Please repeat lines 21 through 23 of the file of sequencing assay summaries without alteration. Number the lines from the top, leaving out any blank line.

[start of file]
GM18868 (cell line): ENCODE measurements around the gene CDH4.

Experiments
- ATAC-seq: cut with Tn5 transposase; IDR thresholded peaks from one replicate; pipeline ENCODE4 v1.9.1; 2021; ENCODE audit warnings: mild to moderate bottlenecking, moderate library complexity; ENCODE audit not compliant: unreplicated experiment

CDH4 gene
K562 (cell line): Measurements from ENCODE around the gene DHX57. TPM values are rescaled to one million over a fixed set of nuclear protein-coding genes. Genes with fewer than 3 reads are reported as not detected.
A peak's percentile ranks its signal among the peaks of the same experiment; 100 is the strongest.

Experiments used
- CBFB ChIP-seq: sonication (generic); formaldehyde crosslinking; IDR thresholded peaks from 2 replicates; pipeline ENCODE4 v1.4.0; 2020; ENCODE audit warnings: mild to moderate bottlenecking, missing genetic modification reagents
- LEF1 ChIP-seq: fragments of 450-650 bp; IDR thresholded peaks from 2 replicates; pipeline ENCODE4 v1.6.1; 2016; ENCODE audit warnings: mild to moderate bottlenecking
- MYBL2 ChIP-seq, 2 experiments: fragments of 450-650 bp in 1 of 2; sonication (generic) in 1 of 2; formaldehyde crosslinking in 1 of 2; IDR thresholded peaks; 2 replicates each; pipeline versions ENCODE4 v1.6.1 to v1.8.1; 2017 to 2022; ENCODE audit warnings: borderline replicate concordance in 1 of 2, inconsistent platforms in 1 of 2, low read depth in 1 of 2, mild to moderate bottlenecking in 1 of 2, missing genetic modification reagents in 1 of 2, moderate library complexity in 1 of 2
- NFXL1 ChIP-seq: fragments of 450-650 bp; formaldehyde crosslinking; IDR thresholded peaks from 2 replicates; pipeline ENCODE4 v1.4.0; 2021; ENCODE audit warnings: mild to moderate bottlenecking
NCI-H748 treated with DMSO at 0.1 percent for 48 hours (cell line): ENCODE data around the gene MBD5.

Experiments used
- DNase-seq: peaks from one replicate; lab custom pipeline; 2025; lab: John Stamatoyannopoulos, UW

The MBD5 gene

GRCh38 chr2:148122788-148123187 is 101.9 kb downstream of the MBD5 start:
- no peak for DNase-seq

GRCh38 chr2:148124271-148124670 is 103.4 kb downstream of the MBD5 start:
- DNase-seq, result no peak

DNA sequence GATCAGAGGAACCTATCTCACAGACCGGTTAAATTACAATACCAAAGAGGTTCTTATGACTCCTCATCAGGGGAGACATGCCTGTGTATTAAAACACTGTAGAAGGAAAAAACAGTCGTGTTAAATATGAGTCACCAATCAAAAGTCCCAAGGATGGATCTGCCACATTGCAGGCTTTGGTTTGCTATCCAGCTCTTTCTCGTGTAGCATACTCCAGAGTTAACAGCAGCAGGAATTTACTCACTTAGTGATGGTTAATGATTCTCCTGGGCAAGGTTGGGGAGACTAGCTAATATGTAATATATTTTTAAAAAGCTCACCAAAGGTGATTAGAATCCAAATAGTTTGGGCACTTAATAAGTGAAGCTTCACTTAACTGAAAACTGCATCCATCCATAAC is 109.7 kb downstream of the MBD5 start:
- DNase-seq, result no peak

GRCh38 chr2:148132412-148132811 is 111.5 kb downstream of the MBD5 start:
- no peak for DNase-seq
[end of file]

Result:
- DNase-seq, result no peak

GRCh38 chr2:148132412-148132811 is 111.5 kb downstream of the MBD5 start:
- no peak for DNase-seq